This past year has been extremely busy. So much has happened with the subie. I can’t wait to share all the new installs such as the Group N engine mounts and transmission mount, steering rack brace, bushings, and more. I hope to get the images in order before I can post them.
My good friend Daniel also picked up a 2015 Launch Edition STI. I’ve been trying to help him install a new turboback system from Nameless.
Last but not least for now, I created a Subaru Info Tech Club group on Facebook. I hope to get more people in the IT and Engineering industries who owns subarus to come together to share daily problems, current projects, and or subie related. If you are in the industry, please click on the link below and join the group. Don’t forget to suscribe to this blog as well. Thank you.
I recently came across an interesting article on IWSTI in which the community was discussing how the new 2015 SUbaru STi has more wheel horse power on recent dynos; despite the advertised 305 crank horse power by Subaru in past years. The previous generation also labeled as “GR” or “GV” models were only dyno’ed at around 220 – 240 whp.
Some owners of the new 2015 STi were fortunate and kind enough to get some base runs on the dyno to show what numbers the same EJ engine is made of. Granted, this is the same engine from previous models, what could have possibly changed?
One user on IWSTI had the Subaru STi dyno’ed at 262whp. That is an increase of 20+whp !!
Hold on a second. Before I go any further, I’m sure some of you will say “not every dyno is the same” and that is true because of a few factors.
Outside temperatures – The entire engine bay thrives on cooler air. If you perform a dyno on a hot summer day, you’ll get lower numbers.
Different dyno model – Every dyno runs differently especially on Mustang Dynos, Dynojet, etc.
Type of gas used – The type of gas used will affect performance depending on where you live.
Sea Level – Certain altitudes in the U.S. can produce lower numbers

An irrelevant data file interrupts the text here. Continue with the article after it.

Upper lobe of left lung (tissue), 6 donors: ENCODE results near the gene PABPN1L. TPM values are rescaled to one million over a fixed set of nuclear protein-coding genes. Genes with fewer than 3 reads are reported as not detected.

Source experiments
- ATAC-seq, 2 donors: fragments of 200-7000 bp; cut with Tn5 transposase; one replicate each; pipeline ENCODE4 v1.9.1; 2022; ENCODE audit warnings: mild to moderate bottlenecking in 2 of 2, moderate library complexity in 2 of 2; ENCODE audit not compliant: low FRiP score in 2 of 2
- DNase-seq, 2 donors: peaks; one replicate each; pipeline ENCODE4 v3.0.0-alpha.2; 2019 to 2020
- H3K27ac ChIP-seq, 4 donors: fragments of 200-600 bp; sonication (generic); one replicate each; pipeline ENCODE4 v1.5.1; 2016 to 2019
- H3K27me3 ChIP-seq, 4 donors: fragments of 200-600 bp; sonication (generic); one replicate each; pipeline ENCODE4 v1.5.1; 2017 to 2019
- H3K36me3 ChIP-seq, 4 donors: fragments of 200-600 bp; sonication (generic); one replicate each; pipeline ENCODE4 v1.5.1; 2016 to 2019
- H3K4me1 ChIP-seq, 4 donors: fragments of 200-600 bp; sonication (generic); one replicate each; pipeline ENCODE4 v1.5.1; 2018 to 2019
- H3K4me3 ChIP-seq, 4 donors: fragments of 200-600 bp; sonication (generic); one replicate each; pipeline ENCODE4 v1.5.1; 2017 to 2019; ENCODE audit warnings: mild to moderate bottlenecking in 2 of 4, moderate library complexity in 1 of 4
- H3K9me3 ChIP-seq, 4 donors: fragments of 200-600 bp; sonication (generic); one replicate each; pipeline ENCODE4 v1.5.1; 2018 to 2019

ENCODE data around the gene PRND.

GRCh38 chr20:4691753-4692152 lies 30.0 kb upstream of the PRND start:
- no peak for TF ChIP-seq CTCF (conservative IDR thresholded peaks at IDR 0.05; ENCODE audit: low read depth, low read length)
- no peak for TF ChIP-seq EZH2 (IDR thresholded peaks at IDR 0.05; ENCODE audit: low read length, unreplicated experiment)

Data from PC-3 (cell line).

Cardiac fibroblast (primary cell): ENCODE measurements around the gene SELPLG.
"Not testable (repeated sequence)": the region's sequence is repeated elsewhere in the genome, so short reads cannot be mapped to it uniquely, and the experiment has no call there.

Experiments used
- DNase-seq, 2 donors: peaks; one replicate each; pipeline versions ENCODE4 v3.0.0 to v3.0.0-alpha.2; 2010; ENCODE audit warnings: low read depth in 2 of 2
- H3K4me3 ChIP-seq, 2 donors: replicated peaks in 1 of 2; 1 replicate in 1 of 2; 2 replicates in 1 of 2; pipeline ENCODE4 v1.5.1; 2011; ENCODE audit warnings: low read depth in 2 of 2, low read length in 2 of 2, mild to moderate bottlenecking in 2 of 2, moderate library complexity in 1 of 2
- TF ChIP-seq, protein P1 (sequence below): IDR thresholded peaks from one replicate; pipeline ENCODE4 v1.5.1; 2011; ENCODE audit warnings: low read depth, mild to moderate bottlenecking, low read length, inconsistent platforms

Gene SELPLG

The car itself – Even though all the cars are exactly the same off the production line; it performs differently in every driver’s hands. Automatically, it makes each car unique.
It can be confirmed with the tuners as well that not every car is the same especially with the above factors.
Airboy Tuning kept a lot of baseline logs of STi cars from 2008 – 2013. They ranged anywhere from 217 – 230whp. It can be seen from the below pic.
Perrin Performance was also able to get their hands on a 2015 Subaru STi. They were able to get a base comparison with the previous generation 2008 STi. Surprisingly, something changed in the engine that gave the 2015 STi 20whp more than previous versions. What Perrin claimed is that the 20whp came in at the mid range power band which may in turn result in longer turbo spool or boost comes on slower at about 4500-5500RPM.
Maybe Subaru did something right for a change. They finally listened to the community and re-tuned the engine with an ECU map that is still stock but more aggressive. In the aftermarket world, that pretty much puts the car into a Stage 1 category.
When Subaru hosted their pre-launch presentation on the new generation, they did talk about the ECU being tuned for responsiveness. Could this be the reason for the horse power increase?
You can watch the full hour here if you’re interested.
It also makes you wonder if that is the reason why Subaru decided to keep the EJ engine the same all these years. All they have to do in every generation is tweak the ECU map to drag out sales. From a business point of view, it makes sense until sales drop and the competition comes out with newer and better parts.